YINCHUAN, June 5 (Xinhua) -- Sun Huizhi's eatery was built from two and a half converted cargo-train carriages. Structures that were once used to carry coal are now packed with customers enjoying local specialty food, such as mutton, beef and meatballs.
"The deserted carriages are part of the local industrial legacy, showing the mining history of our city," Sun said with a smile.
Sun, 52, is from Yinhe Village, Huinong District, in the coal mining city of Shizuishan, northwest China's Ningxia Hui Autonomous Region.
The village is located by a floodplain along the former course of the Yellow River -- China's "Mother River." In the 1980s, the villagers used the floodplain for farming and grazing, leading to desertification.
"When I was a child, the wind blew so hard that people could not open their eyes. In the course of a single winter, the farm canal was filled with sand," said Wang Xuefeng, Party chief of the village.
Ever since ancient times, the ecology of the Yellow River basin has been fragile. For one thing, the plateau glaciers, the Loess Plateau, and the Yellow River Delta are all prone to deterioration. In addition, the river has faced severe pollution problems, resulting in poor water quality.
To address these problems, the Yellow River Protection Law, which came into effect on April 1, stipulates that the country will adhere to integrated ecological preservation and restoration, and will promote systemic management combining natural and artificial restoration, with priority given to natural restoration.
Due to the policy of returning farmland to forests in recent years, villagers stopped cultivating the floodplain, and the ecology around Yinhe Village has been restored. Where once there were a few scattered trees, there is now forest, and the vast wetland attracts a large number of migratory birds, such as egrets and grey cranes, every year.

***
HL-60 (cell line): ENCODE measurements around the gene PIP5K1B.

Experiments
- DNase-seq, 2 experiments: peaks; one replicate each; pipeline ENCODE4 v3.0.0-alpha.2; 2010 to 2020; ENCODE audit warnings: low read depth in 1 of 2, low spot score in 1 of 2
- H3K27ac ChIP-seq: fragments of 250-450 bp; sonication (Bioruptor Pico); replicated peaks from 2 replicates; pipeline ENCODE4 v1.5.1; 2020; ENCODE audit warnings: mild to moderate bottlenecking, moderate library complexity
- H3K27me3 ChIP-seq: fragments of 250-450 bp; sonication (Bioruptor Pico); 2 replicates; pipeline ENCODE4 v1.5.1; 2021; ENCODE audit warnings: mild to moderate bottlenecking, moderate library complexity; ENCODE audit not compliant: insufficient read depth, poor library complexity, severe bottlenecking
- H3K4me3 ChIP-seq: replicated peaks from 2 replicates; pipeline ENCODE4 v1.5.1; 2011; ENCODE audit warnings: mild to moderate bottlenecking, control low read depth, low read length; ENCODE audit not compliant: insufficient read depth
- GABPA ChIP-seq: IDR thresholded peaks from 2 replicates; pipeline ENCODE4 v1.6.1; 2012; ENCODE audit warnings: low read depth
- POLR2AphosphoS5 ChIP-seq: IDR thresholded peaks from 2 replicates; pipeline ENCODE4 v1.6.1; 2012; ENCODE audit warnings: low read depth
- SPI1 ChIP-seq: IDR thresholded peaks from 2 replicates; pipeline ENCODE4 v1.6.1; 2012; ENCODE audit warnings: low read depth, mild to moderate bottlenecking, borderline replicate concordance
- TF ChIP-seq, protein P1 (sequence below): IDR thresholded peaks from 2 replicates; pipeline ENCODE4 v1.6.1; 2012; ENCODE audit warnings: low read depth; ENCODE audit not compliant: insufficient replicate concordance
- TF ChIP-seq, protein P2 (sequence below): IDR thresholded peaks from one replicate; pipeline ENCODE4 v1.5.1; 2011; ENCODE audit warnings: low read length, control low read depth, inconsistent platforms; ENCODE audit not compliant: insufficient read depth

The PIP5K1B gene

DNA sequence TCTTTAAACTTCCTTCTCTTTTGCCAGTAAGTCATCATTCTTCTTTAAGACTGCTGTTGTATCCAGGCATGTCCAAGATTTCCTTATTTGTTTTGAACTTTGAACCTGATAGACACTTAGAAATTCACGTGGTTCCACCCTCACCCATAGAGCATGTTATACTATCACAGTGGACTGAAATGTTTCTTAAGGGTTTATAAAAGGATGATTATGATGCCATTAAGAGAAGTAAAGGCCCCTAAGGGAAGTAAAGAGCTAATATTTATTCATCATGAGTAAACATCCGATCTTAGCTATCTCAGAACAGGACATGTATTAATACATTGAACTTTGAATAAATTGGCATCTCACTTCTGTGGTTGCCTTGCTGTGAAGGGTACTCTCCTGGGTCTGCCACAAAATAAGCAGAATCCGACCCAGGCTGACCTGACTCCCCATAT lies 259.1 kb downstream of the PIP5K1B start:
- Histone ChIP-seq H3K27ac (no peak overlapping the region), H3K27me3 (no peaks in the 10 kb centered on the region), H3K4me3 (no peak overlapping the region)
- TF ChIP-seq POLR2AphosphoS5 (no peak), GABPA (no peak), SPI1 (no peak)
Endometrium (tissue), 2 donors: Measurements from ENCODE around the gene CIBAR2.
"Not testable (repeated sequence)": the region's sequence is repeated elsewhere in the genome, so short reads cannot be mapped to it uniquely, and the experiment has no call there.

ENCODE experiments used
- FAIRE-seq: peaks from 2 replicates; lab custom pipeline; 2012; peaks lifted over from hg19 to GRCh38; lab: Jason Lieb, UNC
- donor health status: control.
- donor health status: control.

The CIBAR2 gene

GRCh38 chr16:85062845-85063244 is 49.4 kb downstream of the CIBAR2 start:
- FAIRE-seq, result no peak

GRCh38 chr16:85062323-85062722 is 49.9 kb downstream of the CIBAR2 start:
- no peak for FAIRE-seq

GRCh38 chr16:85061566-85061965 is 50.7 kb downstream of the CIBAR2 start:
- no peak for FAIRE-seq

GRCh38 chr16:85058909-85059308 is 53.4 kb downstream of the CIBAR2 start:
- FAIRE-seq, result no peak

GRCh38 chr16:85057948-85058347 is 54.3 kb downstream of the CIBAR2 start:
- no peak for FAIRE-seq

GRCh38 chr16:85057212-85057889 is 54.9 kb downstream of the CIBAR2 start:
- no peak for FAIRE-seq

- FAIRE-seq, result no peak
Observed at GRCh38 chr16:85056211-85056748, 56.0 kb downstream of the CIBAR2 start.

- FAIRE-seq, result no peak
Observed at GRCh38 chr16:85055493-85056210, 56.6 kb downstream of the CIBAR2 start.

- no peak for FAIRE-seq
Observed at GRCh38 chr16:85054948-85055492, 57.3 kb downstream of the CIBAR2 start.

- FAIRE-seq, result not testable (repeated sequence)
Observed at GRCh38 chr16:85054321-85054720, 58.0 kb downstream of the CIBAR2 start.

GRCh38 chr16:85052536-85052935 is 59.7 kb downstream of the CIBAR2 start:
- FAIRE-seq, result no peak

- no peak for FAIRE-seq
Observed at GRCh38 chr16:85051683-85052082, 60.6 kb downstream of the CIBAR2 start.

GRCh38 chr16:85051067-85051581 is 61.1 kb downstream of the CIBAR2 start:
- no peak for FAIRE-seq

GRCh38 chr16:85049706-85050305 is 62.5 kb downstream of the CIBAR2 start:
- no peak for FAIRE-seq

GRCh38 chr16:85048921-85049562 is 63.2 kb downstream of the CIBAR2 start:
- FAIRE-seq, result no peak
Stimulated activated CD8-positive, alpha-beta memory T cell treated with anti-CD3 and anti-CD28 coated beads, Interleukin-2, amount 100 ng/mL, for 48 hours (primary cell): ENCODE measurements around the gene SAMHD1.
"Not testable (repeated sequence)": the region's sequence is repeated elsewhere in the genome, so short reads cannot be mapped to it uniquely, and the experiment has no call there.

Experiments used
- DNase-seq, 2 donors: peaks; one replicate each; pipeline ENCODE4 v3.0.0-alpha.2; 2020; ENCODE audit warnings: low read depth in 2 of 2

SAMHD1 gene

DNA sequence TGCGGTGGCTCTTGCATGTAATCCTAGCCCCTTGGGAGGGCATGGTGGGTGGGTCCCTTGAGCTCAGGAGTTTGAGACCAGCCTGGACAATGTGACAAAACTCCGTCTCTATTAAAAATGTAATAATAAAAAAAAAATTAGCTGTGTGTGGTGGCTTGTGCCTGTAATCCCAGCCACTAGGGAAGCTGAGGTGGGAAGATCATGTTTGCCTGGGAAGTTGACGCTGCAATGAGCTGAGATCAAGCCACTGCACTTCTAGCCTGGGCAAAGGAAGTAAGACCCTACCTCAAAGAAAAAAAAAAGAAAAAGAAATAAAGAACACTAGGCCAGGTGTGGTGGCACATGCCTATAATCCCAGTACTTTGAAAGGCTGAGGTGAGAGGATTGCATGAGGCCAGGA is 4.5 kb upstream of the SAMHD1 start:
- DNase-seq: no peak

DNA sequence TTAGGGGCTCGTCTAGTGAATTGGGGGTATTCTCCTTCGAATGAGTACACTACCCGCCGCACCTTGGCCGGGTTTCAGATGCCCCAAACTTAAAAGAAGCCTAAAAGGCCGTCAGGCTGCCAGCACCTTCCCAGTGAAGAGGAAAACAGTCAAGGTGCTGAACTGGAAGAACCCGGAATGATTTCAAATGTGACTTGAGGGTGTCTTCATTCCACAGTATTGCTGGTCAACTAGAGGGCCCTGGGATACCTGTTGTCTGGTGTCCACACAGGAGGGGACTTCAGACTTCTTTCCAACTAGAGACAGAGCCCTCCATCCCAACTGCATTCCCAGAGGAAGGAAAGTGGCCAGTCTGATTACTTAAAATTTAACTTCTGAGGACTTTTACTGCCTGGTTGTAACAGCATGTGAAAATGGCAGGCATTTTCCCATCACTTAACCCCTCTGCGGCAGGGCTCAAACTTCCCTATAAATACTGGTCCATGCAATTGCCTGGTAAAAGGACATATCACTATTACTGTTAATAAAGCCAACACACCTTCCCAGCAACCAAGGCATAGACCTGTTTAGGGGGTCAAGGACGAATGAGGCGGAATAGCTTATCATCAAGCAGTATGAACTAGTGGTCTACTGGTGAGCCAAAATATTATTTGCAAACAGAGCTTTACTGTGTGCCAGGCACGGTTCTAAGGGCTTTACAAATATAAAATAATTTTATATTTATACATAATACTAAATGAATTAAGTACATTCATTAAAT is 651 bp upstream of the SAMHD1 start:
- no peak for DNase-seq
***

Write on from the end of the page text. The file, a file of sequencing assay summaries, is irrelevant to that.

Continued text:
The village has also attracted tourists to enjoy the green scenery, star gazing and bird watching, with villagers like Sun engaged in tourism-related businesses, such as restaurants, homestays and fruit picking.
Wang said the village has made use of vacant land to build a cultural square, a cultural hall for Yellow River wetland ecology, a gallery for tree-root carvings, a farm to attract families with children and other facilities to receive tourists.
Among the items on display at the root-carving gallery are works based around the 12 Chinese zodiac signs.
Yue Yadong, honorary chairman of the district's federation of literary and art circles, said that developing rural tourism is a way of protecting the local industrial heritage and historical culture.
"Rural tourism needs to be supported by cultural elements. As more tourists come, more cultural highlights will emerge," said Yue.